Eudaimonic Growth

Eudaimonic Growth: How Virtues and Motives Shape the Narrative Self and Its Development within a Social Ecology

PI: Jack Bauer, Ph.D.

Psychology, University of Dayton


Peggy DesAutels, Ph.D.

Philosophy, University of Dayton


View a proposal of this project, presented at the SMV Project’s 2015 Interdisciplinary Moral Forum. Visit our YouTube channel for more.

This project is about the life story and how it fosters human flourishing in a world of others. As people create their own life stories, they create a sense of what’s personally meaningful in their lives—a sense of self, of who they are as a person. In this way the life story is a narrative self. Like any story, the life story has themes—such as power or love—that give the story meaning. In life stories, themes convey what people value and thus what motivates them. Just as any one person might have multiple, even conflicting values in life, the life story can have multiple themes of motivating value. Some of the values can be called “virtues” in the moral sense. In this study, we interview people about their life stories, focusing especially on the stories dealing with virtue-relevant concerns like major life decisions, interpersonal conflicts, and moral dilemmas. By also measuring virtuous personality development in other ways, we can study how motivational themes of virtue in people’s life stories might facilitate virtuous personality development more generally.

To make sense of the myriad virtues in people’s life stories and personality more generally, we look to the ancient concept of eudaimonia, or human flourishing. Different theories of eudaimonia in contemporary philosophy and psychology focus on different sets of virtues. But overall, these virtues can be organized in four categories: wisdom, happiness, love, and growth (i.e., growth in wisdom, happiness, or love). In our study we examine how various themes of virtue in people’s life stories are organized in terms of these four categories of eudaimonic virtue, especially themes of growth. We are especially interested in how these virtuous themes predict the development of wisdom, happiness, and love in these people’s lives.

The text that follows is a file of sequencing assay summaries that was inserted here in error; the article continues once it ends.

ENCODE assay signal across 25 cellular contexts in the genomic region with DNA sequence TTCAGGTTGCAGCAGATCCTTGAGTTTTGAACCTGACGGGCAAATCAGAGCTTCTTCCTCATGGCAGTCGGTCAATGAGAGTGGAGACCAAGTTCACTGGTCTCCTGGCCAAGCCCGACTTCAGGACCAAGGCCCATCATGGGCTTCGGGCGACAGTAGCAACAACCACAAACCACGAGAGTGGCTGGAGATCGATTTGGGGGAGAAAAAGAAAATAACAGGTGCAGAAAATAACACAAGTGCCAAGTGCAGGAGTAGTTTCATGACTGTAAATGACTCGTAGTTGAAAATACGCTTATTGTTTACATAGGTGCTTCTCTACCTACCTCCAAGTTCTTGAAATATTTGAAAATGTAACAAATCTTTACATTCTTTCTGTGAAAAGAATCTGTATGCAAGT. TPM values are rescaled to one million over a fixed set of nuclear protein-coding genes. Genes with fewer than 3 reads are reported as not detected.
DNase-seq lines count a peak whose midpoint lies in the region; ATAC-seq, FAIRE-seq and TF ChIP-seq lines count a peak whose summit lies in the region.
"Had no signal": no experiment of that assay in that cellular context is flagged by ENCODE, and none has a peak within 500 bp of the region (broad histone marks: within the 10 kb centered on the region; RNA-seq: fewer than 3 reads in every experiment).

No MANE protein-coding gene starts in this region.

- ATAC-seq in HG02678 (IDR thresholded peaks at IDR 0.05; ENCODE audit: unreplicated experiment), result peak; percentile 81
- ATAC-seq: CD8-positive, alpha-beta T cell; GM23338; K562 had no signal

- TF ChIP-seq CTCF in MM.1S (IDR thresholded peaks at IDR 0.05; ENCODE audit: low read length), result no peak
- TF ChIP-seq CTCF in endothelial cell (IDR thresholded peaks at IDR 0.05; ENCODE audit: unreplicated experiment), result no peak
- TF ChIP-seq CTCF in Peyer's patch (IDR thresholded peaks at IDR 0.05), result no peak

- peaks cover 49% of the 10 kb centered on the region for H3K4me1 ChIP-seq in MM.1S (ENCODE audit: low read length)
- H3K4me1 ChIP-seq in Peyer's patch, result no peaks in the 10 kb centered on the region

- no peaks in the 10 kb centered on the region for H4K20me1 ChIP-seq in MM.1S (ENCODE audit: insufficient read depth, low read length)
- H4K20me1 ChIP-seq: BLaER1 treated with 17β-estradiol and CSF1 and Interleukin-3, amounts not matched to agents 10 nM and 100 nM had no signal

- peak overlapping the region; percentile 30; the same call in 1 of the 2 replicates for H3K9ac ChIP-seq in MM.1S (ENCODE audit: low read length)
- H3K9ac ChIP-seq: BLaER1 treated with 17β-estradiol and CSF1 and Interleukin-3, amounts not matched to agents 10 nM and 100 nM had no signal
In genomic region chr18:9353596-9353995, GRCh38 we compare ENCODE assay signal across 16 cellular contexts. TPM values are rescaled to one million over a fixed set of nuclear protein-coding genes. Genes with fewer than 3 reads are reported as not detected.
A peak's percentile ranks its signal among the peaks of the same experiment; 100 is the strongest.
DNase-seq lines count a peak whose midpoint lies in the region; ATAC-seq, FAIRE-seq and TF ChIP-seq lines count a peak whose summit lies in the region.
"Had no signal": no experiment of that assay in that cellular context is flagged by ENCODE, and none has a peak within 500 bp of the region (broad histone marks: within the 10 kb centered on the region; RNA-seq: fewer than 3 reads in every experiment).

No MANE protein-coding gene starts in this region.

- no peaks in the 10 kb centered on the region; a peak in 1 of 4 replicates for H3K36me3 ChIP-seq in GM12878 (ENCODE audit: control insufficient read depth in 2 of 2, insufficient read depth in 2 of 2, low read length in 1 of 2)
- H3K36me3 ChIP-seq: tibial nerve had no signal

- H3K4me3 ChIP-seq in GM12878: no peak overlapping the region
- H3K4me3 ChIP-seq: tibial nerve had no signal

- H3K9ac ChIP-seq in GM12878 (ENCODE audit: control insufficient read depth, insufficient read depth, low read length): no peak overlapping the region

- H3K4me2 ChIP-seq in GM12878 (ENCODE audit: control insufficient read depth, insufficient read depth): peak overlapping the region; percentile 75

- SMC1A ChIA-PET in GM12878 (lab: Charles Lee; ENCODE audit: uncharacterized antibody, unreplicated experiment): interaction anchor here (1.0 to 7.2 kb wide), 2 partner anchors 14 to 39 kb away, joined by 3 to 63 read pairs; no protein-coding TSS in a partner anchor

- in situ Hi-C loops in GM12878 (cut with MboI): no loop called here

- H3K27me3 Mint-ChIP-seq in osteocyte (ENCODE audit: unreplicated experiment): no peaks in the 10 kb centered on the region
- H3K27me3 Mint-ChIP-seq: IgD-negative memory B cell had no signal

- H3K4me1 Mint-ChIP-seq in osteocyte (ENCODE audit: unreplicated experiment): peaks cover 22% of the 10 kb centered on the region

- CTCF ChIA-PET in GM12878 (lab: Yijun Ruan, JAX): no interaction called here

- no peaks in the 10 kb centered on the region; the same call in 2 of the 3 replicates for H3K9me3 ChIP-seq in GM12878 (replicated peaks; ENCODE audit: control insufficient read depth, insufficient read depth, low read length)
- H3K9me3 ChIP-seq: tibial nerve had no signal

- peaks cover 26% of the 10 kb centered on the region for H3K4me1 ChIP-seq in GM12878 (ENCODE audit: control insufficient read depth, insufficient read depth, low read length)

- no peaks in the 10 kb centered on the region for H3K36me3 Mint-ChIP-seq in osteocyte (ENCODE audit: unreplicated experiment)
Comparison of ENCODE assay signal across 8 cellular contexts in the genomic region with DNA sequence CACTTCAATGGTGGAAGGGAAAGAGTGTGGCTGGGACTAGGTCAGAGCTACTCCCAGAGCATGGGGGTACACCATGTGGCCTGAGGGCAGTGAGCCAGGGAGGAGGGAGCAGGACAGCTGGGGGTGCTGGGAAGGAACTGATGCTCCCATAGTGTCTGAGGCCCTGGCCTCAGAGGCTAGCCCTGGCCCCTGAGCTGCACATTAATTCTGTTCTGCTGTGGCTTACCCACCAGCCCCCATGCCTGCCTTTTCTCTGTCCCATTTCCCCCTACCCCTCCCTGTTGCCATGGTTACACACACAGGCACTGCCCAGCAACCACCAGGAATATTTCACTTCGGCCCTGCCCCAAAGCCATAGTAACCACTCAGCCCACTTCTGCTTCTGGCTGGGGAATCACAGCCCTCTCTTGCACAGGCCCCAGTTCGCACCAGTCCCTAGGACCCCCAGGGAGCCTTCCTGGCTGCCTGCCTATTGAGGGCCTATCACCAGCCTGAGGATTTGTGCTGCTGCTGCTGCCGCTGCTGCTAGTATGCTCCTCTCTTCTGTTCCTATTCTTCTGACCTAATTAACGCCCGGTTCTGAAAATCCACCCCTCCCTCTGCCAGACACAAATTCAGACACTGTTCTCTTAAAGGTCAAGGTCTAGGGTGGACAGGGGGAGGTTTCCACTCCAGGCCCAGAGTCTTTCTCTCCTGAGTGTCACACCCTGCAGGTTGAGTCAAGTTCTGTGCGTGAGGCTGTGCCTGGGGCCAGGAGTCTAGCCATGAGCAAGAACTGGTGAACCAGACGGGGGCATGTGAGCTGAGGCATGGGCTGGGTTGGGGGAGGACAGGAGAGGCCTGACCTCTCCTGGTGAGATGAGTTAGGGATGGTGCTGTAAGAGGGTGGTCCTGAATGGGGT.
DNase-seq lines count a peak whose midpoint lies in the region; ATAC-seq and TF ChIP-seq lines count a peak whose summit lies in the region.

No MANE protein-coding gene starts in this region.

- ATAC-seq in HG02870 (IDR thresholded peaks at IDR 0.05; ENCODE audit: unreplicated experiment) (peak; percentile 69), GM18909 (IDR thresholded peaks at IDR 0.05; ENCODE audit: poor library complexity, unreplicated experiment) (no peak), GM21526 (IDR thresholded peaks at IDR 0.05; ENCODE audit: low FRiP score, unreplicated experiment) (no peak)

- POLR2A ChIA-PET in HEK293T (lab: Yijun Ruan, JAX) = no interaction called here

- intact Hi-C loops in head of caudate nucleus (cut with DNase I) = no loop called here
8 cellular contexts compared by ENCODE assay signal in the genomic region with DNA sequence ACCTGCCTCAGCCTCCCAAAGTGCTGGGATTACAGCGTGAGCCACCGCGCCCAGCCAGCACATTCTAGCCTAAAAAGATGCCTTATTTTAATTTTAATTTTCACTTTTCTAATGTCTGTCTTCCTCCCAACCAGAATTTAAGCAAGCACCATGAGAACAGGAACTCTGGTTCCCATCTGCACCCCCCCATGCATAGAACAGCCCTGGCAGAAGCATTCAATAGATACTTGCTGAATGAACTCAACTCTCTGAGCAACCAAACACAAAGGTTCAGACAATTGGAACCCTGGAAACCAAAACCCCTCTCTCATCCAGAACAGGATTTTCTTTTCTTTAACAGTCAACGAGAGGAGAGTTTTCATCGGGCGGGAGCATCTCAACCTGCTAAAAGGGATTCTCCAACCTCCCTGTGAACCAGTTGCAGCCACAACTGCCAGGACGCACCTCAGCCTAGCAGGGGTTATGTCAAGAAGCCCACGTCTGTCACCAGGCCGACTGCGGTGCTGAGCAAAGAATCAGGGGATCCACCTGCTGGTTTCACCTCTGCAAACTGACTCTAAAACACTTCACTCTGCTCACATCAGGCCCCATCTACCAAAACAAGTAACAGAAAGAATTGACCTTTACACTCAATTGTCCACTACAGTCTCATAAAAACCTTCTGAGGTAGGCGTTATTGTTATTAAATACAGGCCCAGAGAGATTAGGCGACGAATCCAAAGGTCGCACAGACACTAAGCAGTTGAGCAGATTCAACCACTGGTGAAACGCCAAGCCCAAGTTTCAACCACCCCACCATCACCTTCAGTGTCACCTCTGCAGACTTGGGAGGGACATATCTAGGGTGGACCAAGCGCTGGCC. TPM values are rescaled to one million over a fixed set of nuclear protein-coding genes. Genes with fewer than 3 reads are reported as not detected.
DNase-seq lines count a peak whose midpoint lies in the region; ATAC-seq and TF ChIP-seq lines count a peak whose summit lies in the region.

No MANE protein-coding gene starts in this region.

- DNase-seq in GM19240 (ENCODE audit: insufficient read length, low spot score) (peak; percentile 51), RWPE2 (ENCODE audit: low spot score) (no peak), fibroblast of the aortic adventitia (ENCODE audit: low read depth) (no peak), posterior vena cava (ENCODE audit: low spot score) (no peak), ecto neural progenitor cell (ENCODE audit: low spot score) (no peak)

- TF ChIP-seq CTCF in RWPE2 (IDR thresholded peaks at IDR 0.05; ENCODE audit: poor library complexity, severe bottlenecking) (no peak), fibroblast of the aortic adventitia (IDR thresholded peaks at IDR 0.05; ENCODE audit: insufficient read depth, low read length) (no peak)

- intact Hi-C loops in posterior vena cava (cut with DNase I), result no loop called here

The process of virtuous self-development does not happen in a social vacuum. Each person develops within a social ecology of families, social institutions (like government, education, religion, media), and broader cultural values. In addition to the life stories of individuals, we interview their families as well. Together, the life stories and family stories offer an extraordinary opportunity to learn how virtuous self-development ensues within family dynamics. The idea of virtuous development might sound rosy, but human flourishing requires certain luxuries, such as food, shelter, and social support. We focus on social support: How do family stories support or not support flourishing in the individual’s life story? Furthermore, family stories are filters for cultural master narratives of how to live a good life (think novels, films, and religious texts). While everyone in a culture has exposure to the master narratives, not everyone has the same opportunity to live out the ideals of those master narratives. Even in middle-class life, society imposes values based on gender and ethnicity that can hamper eudaimonic growth, which is palpable in both life stories and family stories. We look to these life stories and family stories to get a better understanding of flourishing in both idealized and non-idealized circumstances.